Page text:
Editors’ note: This article is featured in NPQ‘s summer 2014 edition: “21st-Century Communications: Authenticity Matters.”

One of a social advocate’s most critical acts is to frame an issue. In framing, a communicator uses language, metaphor, and other means to bring the community into the issue in a particular way. So, for instance, tobacco control advocates reframed tobacco from a “personal vice” narrative, in which the public discourse centered around individual choice and behavior, to a “defective product” narrative, in which the role of corporate malfeasance and the need for protective regulations became clear. Reframing an issue is hard work, as frames are socially shared and persist over time; but it is worth it, because public opinion and policy preferences are frame dependent. The stories nonprofit communicators tell have the power to make the public more or less supportive of positive changes—for instance, in the way we support human health and well-being, distribute society’s resources, and redress long-standing injustices.

Thinking carefully about the frames we reinforce or disrupt by virtue of our storytelling is all the more important in an era in which nonprofits possess more control than ever before over the means of diffusing ideas. The majority of nonprofit organizations now use social media tools to communicate with the public about the issues related to their missions—and for good reason. Evidence from the Pew Research Center’s Civic Engagement in the Digital Age suggests that our public square is now largely virtual: the number of social networking site users grew from 33 percent of the online population in 2008 to 69 percent in 2012.1 Many users say that their activity on social networking sites has prompted them to learn more about social issues and to take action on those issues. But what does meaningful issue engagement look like in the sphere of social media?

Too often, nonprofits have mistaken selfpromotion and “click bait” as meaningful contributions to the public conversation on complex issues. “Clicks,” “views,” and “likes” only mean so much if the story they carry isn’t helping people to understand the causes of and solutions to complex social issues. More and more, organizations tackling tough social justice issues are recognizing that not just participating in but also changing the conversation is essential to achieving and sustaining meaningful impact. Put another way, issue advocates are increasingly looking to engage more effectively in frame contests, shaping their messages to advance a more productive narrative on public issues through the selective use of the messengers as well as the language, symbols, visuals, and other elements of communication that impart meaning and structure understanding.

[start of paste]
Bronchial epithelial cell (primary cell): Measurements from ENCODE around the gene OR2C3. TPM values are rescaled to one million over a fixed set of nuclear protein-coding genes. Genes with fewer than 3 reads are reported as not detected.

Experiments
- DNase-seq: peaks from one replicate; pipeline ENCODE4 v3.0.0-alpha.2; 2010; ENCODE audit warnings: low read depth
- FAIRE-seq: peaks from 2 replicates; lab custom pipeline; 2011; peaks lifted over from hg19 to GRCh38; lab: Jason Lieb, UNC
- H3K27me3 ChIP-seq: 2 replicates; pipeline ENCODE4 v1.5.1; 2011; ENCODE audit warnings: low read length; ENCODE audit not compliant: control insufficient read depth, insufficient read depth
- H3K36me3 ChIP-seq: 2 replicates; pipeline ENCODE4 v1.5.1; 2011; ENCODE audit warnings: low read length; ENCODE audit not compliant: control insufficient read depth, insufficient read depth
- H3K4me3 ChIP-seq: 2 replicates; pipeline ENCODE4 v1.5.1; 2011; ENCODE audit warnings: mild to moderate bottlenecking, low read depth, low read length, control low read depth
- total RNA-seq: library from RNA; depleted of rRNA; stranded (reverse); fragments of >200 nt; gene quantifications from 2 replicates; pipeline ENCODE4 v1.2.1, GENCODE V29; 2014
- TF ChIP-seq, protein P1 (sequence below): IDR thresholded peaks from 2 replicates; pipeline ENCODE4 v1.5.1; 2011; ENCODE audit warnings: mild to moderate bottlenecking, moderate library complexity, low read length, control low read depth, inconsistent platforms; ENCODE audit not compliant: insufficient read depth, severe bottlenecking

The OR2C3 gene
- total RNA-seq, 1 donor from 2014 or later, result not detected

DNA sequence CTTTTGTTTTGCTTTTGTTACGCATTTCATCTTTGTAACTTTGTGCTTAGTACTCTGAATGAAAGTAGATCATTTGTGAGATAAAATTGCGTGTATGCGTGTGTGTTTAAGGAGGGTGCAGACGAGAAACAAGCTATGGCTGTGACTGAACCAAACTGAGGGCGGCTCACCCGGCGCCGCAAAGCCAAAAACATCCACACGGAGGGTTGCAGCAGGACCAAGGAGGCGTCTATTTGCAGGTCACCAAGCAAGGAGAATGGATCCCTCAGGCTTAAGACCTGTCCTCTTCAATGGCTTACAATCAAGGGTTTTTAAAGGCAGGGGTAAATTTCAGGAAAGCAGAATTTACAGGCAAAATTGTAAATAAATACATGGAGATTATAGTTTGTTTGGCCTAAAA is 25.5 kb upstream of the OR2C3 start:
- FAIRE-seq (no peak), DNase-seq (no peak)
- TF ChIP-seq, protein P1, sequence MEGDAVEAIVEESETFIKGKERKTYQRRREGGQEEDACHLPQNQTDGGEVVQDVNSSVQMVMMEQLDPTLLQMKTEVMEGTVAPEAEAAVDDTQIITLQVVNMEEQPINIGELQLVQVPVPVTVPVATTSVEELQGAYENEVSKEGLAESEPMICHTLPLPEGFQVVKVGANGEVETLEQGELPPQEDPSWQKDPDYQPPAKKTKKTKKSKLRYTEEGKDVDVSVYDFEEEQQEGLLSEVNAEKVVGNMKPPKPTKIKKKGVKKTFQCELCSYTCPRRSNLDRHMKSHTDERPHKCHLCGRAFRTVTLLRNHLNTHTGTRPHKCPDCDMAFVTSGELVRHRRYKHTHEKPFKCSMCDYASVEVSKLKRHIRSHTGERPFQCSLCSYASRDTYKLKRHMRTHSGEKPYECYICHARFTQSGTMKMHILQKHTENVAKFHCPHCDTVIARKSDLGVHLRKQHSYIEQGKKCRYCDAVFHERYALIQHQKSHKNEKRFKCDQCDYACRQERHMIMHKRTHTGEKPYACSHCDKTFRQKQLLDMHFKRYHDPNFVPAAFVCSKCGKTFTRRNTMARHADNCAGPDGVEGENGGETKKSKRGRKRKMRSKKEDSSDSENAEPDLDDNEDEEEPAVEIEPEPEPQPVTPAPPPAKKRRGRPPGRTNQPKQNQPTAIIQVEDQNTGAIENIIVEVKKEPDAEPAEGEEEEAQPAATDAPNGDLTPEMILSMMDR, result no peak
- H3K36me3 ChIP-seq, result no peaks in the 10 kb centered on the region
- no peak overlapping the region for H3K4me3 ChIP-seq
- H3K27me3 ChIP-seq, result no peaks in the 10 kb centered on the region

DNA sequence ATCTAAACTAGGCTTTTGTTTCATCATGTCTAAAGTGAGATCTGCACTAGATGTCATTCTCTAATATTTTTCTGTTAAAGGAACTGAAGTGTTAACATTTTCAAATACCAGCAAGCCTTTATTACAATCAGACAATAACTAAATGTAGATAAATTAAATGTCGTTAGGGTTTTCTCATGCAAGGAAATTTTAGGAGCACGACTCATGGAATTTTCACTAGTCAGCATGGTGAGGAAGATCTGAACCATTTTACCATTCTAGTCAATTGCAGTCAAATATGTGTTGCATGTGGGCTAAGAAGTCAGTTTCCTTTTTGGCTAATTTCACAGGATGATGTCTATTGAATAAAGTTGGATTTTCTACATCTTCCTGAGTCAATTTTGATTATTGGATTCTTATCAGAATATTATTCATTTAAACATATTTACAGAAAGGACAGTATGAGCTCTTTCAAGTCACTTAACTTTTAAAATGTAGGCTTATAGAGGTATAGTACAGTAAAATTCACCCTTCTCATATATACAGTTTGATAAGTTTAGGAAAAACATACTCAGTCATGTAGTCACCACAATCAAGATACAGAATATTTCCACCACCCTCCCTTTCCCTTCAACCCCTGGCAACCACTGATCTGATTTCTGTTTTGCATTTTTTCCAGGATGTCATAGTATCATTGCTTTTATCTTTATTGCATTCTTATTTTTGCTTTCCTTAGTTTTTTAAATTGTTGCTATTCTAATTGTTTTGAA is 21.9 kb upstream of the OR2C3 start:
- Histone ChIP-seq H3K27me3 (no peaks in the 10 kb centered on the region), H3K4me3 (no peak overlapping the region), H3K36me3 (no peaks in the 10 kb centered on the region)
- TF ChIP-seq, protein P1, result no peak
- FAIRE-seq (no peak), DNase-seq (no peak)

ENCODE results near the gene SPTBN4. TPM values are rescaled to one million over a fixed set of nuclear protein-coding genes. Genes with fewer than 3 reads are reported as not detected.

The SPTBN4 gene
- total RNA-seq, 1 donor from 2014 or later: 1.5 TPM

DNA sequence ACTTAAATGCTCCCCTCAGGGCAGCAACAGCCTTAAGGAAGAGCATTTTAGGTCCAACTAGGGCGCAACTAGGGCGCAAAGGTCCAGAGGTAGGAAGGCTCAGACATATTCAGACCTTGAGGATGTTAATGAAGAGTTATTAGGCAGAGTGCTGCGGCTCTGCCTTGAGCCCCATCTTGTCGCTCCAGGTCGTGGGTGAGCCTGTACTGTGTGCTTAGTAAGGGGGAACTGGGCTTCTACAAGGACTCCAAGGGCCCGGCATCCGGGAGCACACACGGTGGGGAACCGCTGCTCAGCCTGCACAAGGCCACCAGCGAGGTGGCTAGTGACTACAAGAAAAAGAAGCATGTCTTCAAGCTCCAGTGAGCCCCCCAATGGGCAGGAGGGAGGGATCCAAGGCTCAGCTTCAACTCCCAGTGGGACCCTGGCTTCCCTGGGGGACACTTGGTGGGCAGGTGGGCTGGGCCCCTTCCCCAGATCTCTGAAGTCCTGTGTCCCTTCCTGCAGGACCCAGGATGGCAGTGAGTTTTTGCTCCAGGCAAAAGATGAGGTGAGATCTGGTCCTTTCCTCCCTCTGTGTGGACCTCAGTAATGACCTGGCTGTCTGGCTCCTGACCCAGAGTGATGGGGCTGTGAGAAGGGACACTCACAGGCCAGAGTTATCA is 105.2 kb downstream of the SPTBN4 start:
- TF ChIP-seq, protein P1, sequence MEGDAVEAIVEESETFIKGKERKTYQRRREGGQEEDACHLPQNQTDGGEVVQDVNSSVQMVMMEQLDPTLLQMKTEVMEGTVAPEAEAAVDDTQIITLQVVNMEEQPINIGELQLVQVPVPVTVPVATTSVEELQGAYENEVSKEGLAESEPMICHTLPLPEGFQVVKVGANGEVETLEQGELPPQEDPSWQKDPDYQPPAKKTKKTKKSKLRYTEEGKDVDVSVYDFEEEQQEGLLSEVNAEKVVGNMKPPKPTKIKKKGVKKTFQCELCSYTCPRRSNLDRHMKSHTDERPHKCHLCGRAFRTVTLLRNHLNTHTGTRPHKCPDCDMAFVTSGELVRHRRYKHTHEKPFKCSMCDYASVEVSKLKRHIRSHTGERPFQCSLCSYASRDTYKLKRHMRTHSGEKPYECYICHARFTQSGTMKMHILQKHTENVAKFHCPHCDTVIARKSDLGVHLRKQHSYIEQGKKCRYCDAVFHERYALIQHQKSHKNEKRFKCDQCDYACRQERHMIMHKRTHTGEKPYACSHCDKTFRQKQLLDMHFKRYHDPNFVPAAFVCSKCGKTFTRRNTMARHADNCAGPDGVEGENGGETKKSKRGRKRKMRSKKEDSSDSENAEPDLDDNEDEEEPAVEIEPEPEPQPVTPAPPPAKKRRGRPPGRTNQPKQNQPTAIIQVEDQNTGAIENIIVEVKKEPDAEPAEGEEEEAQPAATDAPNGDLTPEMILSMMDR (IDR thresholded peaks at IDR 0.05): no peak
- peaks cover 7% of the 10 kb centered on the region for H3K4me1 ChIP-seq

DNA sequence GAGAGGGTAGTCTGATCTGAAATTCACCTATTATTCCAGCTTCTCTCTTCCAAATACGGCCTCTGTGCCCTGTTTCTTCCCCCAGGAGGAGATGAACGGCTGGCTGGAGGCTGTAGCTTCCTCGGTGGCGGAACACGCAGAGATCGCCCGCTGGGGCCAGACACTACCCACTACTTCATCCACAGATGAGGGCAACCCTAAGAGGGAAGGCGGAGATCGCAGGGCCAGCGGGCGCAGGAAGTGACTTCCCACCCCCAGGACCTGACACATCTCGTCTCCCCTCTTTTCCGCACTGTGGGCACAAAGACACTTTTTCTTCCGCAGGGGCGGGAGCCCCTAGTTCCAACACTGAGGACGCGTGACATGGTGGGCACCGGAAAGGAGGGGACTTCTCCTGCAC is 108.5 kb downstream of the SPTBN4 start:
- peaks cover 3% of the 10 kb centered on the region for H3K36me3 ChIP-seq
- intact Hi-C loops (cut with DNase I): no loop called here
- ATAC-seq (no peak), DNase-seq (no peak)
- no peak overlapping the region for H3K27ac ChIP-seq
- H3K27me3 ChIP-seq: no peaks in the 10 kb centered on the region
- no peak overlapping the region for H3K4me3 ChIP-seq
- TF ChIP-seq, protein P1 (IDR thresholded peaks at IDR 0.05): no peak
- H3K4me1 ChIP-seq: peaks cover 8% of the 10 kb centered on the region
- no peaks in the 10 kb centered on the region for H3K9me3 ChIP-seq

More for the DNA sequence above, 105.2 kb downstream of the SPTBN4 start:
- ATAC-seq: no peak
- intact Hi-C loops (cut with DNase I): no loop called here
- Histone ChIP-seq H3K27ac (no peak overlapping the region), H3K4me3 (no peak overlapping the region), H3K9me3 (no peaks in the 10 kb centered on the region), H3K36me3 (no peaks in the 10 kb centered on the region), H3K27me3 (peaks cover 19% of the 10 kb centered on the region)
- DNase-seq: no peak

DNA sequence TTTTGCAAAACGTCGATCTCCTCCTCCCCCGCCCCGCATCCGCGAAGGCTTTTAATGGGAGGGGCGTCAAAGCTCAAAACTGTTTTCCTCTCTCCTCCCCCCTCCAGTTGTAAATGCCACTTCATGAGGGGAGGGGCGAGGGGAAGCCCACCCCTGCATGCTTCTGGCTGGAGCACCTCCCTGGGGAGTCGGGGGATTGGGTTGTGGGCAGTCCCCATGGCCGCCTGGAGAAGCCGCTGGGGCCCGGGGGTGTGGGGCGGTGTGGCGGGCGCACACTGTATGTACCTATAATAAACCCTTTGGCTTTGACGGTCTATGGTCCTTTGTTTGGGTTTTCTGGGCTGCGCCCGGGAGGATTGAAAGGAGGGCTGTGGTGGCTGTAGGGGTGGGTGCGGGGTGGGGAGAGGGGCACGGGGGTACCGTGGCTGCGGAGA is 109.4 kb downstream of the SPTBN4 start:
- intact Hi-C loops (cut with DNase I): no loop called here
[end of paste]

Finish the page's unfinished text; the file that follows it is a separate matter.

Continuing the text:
But can these two elements of a communications strategy reinforce one another? How can reframing social issues take place in social media?

At the FrameWorks Institute, these are questions we hear often in our professional learning opportunities for nonprofit leaders and other issue advocates. As we work together to build the communications capacity of their organizations, we explore answers using the perspective of Strategic Frame Analysis™, which roots communications practice in the cognitive and social sciences.2 Our first answer is that framing is already happening in social media—because there is no such thing as frameless communication. The practical dilemma, therefore, isn’t whether or not to frame on Facebook but rather whether the frames already in the feed result in a narrative that will support the organization’s broader goals. By looking at the framing recommendations that emerge from FrameWorks’ original communications research—as well as at the work of leading scholars in the literature on social movements, social and behavioral psychology, political science, and other disciplines that diffuse new ways of thinking—we find evidence-based answers to such practical challenges facing nonprofit communicators as how to effectively talk about a complex issue in 140 characters or less.

Below, we highlight a few ways that social media efforts can go awry, and offer some suggestions for how to maximize the opportunity to self-publish the kinds of messages that support your organization’s overall communications strategy and, ultimately, your mission and vision. Our focus is on the framing of messages—the choices about what to emphasize and what to leave unsaid and the selection of the narrative, values, metaphors, and other elements that shape the understanding that results from the communication.